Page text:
[show abstract][hide abstract] ABSTRACT: Bioaccumulation of chlorinated hydrocarbons (CHs) from field-contaminated sediments by two infaunal invertebrates, Rhepoxynius abronius (a non-deposit feeding amphipod) and Armandia brevis (a nonselective, deposit-feeding polychaete), was examined and species responses were compared. Sediments were selected over a large geographical area of the Hudson-Raritan estuary to assess the potential for bioaccumulation from a typical urban estuary. Unlike polycyclic aromatic hydrocarbons (PAHs) from these sediments, concentrations of CHs in interstitial water (IW) indicated that partition coefficients (Koc) were generally as expected, especially when based on predicted, nonsorbed, interstitial water CH concentrations (IWfree). Correlations between amphipod and polychaete tissue residues revealed that these species were responding similarly to a gradient of CH concentrations in sediment. While tissue residues and BAFloc (lipid/organic carbon normalized bioaccumulation factor) values for the trichlorobiphenyls were similar for both species, accumulation in the polychaete was three to 10 times higher for the more hydrophobic PCBs, which was attributed to differences in the route of exposure. A negative correlation between the bioaccumulation factor (BAF) and total organic carbon (TOC) was found for both species, which was expected according to equilibrium partitioning theory. Because it was assumed that the amphipod was not feeding in these tests and the polychaete was ingesting sediment, comparison of their tissue residues and bioaccumulation factors was useful for highlighting the importance of sediment ingestion, especially for short-term, nonequilibrium exposures. These results may also help elucidate the limitations associated with assessing bioaccumulation and the resultant toxic response in standard 10-day toxicity tests with similar invertebrates.
Archives of Environmental Contamination and Toxicology 12/1997; 33(4):388-400. · 2.01 Impact Factor
[show abstract][hide abstract] ABSTRACT: Sediments in the Hudson-Raritan estuary are known to contain high concentrations of anthropogenic contaminants, and marine organisms from this region exhibit numerous contaminant-related effects. To assess the pattern of sediment toxicity in depositional areas of this region, and to compare lethal and sublethal end points for different bioassay organisms, three benthic marine invertebrate species were exposed to sediments from 17 sites in the Hudson-Raritan estuary. Growth and mortality of the polychaete Armandia brevis and the sand dollar Dendraster excentricus were measured in all 17 sediments, while mortality and reburial ability of the amphipod Rhepoxinius abronius were assessed in nine sediments. Growth of polychaetes was determined by measuring the difference in weight after a 20-d exposure, whereas growth of sand dollars was assessed by measuring the difference in length and weight after a 28-d exposure. Amphipod mortality and reburial tests were conducted using the standard 10-d sediment bioassay. Significant growth reduction of polychaetes and sand dollars occurred in 11 of 17, and 3 of 17 sediments, respectively. Polychaete weight and sand dollar length correlated inversely and significantly with total sediment concentration of polycyclic aromatic hydrocarbons, polychlorinated biphenyls, and some selected elements. In contrast, significant mortality of polychaetes and amphipods occurred in 1 of 17 and 2 of 9 sediments, respectively, and impaired reburial ability of amphipods was not observed. Results of this study demonstrate that sediment contamination at depositional sites with the Hudson-Raritan estuary has potential to cause deleterious biological effects in indigenous benthic organisms. In addition, sublethal growth bioassays using polychaetes and sand dollars appear to be more sensitive in measuring the effects of sediment contamination than does the mortality-based bioassay using the amphipod Rhepoxinius abronius.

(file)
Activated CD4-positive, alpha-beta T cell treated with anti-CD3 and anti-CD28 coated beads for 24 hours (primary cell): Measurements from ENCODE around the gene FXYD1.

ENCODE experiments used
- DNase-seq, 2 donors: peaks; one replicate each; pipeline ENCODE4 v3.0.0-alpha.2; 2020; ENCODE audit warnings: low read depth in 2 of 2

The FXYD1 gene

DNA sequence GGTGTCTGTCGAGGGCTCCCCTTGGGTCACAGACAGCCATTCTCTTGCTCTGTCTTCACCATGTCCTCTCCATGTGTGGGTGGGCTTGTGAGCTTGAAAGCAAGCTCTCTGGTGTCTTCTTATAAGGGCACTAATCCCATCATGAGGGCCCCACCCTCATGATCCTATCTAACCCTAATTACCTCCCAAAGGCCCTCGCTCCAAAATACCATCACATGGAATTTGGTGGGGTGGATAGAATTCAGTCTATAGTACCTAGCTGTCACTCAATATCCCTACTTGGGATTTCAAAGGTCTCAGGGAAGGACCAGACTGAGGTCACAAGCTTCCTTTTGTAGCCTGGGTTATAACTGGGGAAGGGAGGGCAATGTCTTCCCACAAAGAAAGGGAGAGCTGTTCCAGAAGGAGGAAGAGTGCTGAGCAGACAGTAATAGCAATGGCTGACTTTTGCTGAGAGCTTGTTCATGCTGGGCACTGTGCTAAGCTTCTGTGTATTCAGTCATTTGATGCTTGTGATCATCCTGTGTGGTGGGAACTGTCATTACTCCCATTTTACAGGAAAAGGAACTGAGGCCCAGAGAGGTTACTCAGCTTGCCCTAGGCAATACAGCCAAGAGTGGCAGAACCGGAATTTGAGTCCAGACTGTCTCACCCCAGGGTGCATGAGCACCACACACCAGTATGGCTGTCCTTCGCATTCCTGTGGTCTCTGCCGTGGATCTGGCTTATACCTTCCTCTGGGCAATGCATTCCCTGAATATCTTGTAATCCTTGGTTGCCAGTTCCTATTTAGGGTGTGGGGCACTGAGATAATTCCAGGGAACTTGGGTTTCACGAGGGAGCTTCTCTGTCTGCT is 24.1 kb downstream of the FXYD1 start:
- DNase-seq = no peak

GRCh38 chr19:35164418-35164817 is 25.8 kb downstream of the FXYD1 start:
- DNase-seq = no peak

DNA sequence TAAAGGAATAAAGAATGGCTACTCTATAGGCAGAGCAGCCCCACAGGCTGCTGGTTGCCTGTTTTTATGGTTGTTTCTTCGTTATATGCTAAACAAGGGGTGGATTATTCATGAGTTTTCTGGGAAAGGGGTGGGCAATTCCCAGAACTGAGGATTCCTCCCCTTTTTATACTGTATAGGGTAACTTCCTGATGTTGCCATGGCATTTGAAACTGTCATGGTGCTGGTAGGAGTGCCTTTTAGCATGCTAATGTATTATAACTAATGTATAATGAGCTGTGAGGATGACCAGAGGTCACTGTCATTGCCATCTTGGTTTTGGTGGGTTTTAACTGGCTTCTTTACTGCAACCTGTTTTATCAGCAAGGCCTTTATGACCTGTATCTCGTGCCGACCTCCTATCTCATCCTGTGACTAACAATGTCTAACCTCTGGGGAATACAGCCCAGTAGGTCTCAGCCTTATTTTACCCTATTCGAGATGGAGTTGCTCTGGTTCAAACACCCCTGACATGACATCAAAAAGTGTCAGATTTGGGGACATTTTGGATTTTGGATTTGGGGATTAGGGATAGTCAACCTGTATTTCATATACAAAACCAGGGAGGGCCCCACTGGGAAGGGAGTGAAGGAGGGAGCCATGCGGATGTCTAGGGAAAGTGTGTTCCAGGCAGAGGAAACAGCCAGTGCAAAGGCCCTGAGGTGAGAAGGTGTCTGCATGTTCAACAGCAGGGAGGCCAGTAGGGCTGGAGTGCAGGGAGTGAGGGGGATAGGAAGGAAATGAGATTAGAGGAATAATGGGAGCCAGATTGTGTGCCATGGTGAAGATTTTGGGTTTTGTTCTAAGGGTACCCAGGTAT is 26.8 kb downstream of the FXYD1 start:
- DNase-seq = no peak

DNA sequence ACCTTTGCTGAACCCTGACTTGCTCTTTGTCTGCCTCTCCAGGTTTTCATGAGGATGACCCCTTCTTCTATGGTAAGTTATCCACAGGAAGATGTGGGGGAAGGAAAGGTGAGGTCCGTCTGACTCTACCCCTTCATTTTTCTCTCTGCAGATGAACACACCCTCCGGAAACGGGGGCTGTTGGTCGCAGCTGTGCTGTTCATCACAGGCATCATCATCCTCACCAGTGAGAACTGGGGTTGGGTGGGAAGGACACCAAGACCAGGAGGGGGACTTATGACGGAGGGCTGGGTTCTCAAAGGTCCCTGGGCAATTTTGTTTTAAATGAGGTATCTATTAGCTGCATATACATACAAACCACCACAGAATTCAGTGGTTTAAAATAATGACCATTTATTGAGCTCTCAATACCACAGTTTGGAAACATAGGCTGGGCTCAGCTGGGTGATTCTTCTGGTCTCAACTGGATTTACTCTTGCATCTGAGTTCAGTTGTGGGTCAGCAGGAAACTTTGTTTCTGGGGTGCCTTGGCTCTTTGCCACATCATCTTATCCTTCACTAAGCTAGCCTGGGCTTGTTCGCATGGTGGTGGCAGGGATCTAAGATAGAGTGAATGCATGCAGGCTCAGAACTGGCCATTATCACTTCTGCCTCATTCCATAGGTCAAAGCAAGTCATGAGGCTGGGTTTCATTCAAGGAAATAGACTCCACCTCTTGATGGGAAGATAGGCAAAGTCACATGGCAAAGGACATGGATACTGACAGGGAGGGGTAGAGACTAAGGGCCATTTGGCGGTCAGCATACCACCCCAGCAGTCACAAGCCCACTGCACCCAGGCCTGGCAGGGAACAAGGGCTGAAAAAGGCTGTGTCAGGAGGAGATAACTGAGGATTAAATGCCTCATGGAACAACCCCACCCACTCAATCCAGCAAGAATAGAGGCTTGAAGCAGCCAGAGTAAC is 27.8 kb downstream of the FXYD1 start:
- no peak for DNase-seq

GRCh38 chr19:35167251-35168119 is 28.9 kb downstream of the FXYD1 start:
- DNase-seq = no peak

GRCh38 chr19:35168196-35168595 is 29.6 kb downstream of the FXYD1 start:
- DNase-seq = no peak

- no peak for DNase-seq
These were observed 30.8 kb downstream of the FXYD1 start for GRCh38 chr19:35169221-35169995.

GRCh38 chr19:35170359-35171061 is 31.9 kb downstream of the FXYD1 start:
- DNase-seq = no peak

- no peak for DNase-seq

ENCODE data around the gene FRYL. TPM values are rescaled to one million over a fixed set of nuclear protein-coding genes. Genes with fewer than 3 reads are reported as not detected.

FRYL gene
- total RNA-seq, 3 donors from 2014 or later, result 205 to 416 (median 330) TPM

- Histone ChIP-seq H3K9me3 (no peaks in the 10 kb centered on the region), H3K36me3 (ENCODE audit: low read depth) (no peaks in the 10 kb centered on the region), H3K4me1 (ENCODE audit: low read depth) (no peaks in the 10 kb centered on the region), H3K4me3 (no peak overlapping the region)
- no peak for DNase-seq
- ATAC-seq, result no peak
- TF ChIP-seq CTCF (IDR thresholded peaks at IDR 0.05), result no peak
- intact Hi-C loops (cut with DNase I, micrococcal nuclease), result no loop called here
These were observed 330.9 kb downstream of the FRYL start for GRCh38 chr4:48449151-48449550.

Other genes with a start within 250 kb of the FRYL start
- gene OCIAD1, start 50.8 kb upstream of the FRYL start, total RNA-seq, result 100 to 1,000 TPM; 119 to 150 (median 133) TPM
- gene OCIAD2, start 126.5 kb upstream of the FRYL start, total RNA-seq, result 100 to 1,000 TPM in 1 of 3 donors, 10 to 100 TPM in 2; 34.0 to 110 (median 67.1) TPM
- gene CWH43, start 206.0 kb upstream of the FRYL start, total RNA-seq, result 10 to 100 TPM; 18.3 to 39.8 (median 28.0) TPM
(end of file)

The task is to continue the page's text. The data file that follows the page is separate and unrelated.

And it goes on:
[show abstract][hide abstract] ABSTRACT: The leukoproliferative (LP) response of splenic leukocytes from the marine benthic fish English sole (Pleuronectes vetulus) stimulated with the mitogens lipopolysaccharide (LPS), concanavalin A (Con A), and pokeweed mitogen (PWM) was examined as a biomarker of immunotoxic effects. English sole were exposed to contaminants, either by injection of an organic-solvent extract of a sediment containing polycyclic aromatic compounds (PACs) or placed for up to 5 weeks on a reference sediment containing 0.15 to 1.5% (v/v) of the PAC-contaminated sediment. English sole either injected with the contaminated extract or held on PAC-contaminated sediment had an augmented response to Con A. The LP response to LPS showed no relationship to PAC exposure in laboratory-exposed fish, while PWM showed no consistent relationship to exposure to PACs. In a field study, English sole captured from an urban area in Puget Sound, Washington, USA, contaminated with PACs and other chemical contaminants had a significantly augmented LP response to Con A and PWM in comparison to the LP response in fish from a nonurban reference site. Fish from another nonurban site also had an augmented LP response to Con A, indicating that the elevation of the Con A LP response can also result from factors other than chemical contaminant exposure. In addition, English sole from this site also had an augmented LP response to LPS, whereas fish from urban sites did not exhibit an augmented LP response to LPS. Overall, the results demonstrated that although the LP response in splenic leukocytes of English sole to Con A was linked to contaminant exposure, the LP response to Con A did not exhibit high specificity as an indicator of chemical contaminant exposure. However, the concerted use of Con A, LPS, and PWM allowed for identification of apparent chemical contaminant-induced alterations of the LP response in English sole from an urban area of Puget Sound.